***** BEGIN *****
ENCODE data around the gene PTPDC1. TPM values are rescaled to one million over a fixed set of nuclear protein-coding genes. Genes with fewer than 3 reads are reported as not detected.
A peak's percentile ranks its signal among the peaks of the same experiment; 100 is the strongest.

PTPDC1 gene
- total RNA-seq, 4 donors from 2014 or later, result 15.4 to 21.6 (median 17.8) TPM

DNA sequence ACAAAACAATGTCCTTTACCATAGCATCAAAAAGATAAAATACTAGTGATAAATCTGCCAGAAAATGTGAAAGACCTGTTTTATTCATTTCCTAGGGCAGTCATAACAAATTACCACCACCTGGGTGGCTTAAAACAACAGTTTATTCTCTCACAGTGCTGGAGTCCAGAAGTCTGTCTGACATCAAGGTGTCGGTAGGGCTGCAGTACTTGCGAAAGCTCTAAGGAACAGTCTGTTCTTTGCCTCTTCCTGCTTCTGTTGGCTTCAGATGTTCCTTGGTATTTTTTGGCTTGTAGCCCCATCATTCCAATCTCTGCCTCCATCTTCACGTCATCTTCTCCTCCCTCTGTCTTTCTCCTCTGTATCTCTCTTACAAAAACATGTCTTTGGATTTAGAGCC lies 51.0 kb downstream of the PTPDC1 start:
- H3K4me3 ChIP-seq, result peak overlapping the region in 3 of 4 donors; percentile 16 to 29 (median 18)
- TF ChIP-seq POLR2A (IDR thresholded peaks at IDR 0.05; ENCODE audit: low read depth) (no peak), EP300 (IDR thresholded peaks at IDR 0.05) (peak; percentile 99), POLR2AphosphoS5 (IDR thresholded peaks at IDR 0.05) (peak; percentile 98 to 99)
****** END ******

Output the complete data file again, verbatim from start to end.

ENCODE data around the gene PTPDC1. TPM values are rescaled to one million over a fixed set of nuclear protein-coding genes. Genes with fewer than 3 reads are reported as not detected.
A peak's percentile ranks its signal among the peaks of the same experiment; 100 is the strongest.

PTPDC1 gene
- total RNA-seq, 4 donors from 2014 or later, result 15.4 to 21.6 (median 17.8) TPM

DNA sequence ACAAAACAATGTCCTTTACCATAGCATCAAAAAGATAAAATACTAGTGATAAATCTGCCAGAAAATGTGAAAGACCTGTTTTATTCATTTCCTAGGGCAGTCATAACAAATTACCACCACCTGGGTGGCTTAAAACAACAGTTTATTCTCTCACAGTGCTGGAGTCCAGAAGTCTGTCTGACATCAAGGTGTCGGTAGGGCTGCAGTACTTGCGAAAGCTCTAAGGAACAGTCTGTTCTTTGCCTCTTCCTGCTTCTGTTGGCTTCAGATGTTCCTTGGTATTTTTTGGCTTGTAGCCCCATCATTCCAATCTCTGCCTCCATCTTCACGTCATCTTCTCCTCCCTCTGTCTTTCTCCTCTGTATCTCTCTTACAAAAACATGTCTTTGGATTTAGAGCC lies 51.0 kb downstream of the PTPDC1 start:
- H3K4me3 ChIP-seq, result peak overlapping the region in 3 of 4 donors; percentile 16 to 29 (median 18)
- TF ChIP-seq POLR2A (IDR thresholded peaks at IDR 0.05; ENCODE audit: low read depth) (no peak), EP300 (IDR thresholded peaks at IDR 0.05) (peak; percentile 99), POLR2AphosphoS5 (IDR thresholded peaks at IDR 0.05) (peak; percentile 98 to 99)